Can I Keep a Lawsuit Award or Settlement If I File for Chapter 7 Bankruptcy?

If you file for Chapter 7 bankruptcy, whether you can keep the money from a lawsuit settlement or award will depend on state law.

Most people wouldn’t benefit from filing for Chapter 7 bankruptcy after receiving a large lawsuit settlement because, well, bankruptcy is for people who are bankrupt. Even so, it’s possible to keep a smaller award or a lawsuit settlement needed for your support.

Your state exemption law determines whether you can protect the money from a lawsuit award or settlement. If it’s not covered by an exemption, you’ll have to give it up.

In this article, you’ll learn more about what can happen to lawsuit settlements in Chapter 7 bankruptcy and when you might be better off exploring other options.

How Chapter 7 Works

If you qualify for a Chapter 7 discharge, you can get rid of your nonpriority, unsecured debt. Some of the debt types most commonly erased include:

  • credit card balances
  • personal loans
  • medical bills
  • gym memberships
  • amounts owed from rental or lease contracts, and
  • home and car loan balances (as long as you return the house or vehicle serving as collateral to the lender).

Find out more about debts that get discharged in Chapter 7 bankruptcy.

Your Property in Chapter 7 Bankruptcy

Thanks to state exemption laws, most people who file for Chapter 7 give up little or no property. Property that most states will allow you to exempt include:

  • household furnishings and clothing
  • your retirement account
  • some business tools and equipment
  • an amount of equity in a home, and
  • an inexpensive car.

Nonexempt property is a different matter. You’ll turn over the property you can’t exempt to the bankruptcy trustee assigned to administer your case. The trustee will sell the nonexempt property and distribute the sale proceeds to your unsecured creditors.

Disclosing Lawsuit Settlement Proceeds in Chapter 7

If you own something of value—such as a lawsuit award—and your state considers it nonexempt property you’ll lose it in Chapter 7. It’s important to know what will happen to your property before you file. If you don’t find out that you’ll lose an asset until you file for bankruptcy, it’s unlikely the court will let you out of the case.

Here’s how it works.

  • You’ll list all of your property on official bankruptcy forms.
  • When you file, your property will get transferred to the bankruptcy estate.
  • You’ll get to keep anything you exempted properly in your bankruptcy paperwork (more below).

Keep in mind that it’s not a good idea to “forget” about an asset. When you fill out your bankruptcy paperwork, you’ll sign a form declaring that your disclosures are true and correct.

If you don’t list the lawsuit settlement, the court might believe you’re attempting to hide it and view it as bankruptcy fraud. And the consequences of bankruptcy fraud are steep—you’ll face up to $250,000, imprisonment for up to 20 years, or both.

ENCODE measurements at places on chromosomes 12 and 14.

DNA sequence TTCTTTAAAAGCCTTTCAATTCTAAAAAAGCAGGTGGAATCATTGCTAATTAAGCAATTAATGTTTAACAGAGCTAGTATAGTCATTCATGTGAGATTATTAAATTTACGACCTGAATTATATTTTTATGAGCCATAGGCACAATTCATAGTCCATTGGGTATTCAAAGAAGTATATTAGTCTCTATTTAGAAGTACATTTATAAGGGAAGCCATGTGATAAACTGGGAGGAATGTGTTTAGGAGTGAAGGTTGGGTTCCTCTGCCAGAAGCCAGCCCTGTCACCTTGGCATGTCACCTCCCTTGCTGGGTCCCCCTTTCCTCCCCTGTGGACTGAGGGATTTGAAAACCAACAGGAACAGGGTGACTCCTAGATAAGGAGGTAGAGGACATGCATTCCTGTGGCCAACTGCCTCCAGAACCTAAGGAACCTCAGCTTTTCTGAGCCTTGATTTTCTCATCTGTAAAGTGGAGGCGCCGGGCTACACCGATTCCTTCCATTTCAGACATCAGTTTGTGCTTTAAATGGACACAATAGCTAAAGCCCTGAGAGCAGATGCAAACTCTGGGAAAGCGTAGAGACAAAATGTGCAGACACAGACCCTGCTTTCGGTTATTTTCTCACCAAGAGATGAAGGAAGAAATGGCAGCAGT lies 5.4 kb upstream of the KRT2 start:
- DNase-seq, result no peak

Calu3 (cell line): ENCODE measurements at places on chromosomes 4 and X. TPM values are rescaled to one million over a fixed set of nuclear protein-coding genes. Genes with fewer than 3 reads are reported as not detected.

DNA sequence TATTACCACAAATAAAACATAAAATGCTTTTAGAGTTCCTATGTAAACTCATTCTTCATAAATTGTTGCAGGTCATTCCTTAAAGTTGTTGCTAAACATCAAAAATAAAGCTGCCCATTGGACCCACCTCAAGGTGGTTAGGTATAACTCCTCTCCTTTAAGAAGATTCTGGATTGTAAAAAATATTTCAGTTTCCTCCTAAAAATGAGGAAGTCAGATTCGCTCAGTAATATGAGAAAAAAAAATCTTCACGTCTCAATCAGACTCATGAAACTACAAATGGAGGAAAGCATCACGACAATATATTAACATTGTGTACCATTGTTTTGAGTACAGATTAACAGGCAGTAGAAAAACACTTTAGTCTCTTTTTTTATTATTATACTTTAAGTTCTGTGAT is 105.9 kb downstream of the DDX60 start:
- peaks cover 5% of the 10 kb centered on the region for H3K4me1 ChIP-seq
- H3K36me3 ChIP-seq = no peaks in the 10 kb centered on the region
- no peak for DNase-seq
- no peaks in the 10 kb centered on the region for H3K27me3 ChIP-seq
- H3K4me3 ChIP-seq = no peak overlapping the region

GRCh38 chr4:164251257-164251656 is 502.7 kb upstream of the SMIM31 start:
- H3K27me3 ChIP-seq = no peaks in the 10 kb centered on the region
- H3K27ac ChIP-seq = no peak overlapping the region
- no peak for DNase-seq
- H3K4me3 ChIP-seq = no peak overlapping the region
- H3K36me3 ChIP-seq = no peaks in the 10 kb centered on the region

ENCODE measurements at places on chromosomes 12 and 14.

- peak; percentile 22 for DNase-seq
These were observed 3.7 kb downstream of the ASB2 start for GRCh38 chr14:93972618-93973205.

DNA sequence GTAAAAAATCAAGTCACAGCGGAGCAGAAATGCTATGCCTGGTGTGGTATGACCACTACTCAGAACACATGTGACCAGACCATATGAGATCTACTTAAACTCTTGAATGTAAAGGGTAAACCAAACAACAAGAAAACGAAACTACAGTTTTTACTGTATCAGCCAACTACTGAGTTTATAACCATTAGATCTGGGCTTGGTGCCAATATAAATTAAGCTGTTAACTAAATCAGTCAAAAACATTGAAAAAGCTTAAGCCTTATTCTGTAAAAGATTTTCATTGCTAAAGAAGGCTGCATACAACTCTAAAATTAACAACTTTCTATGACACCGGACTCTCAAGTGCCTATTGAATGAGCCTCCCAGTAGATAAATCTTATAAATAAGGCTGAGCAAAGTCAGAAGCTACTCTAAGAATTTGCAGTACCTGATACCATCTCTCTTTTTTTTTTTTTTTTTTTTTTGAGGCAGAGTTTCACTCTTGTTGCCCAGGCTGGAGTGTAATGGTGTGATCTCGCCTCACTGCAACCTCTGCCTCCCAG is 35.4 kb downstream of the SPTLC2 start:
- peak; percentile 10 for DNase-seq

Exempting a Lawsuit Settlement in Chapter 7

The exemption status of typical lawsuits, such as personal injury suits for automobile accidents, slip and fall accidents, dog bites, employment, malpractice, or products liability cases, is different in each state.

  • Personal injury lawsuits. States that exempt lawsuit settlement proceeds usually limit the exemption to personal injury cases (a lawsuit filed to recover money for an injury received due to someone else's carelessness). Of those states, some states exempt all lawsuit settlement and judgment proceeds while others exempt only funds necessary for the support of the debtor and family. For example, if you receive a $500,000 settlement, some states will allow you to keep the entire amount while others will determine how much you and your family need to live. Some states don’t have a personal injury lawsuit exemption.
  • Wrongful death actions. Many states allow you to keep money from a wrongful death action if you depended on the deceased for support and you need the money for your current support.
  • Wildcard exemption. If your award isn’t too large and no other exemption applies, you might be able to keep it by using what is called a wildcard exemption that usually allows you to exempt any property up to a designated dollar amount. For instance, if you receive a lawsuit settlement of $5,000, and your state has a wildcard exemption of $8,000, you could use the wildcard to keep your lawsuit award. Not all states have a wildcard exemption, and for those that do, the amounts vary widely.

Federal Bankruptcy Exemptions for Lawsuit Awards

Some states allow you to choose between state and federal exemptions—and using the federal exemption scheme might be a better bet. People who live in one of these places will have that choice:

  • Alaska
  • Arkansas
  • Connecticut
  • District of Columbia
  • Hawaii
  • Kentucky
  • Massachusetts
  • Michigan
  • Minnesota
  • New Hampshire
  • New Jersey
  • New Mexico
  • New York
  • Oregon
  • Pennsylvania
  • Rhode Island
  • Texas
  • Vermont
  • Washington
  • Wisconsin

You can find the current exemption limits in Federal Bankruptcy Exemptions.

Reasons to Talk With a Bankruptcy Lawyer

If you receive a large lawsuit settlement, you might be able to exempt it, but you might not. If you’re unsure, the best way to find out is by speaking with a local bankruptcy attorney.

A bankruptcy lawyer can review your financial situation and help you decide whether it makes more sense to:

For instance, a lawyer or accountant can explain the requirement to pay income tax on forgiven debt, and that settling a substantial amount of debt for less than what you owe might push you into a higher tax bracket, leaving you with a significant tax bill.

Because taxes are rarely dischargeable in bankruptcy, if you end up filing for bankruptcy later, you could find yourself stuck with tax debt.

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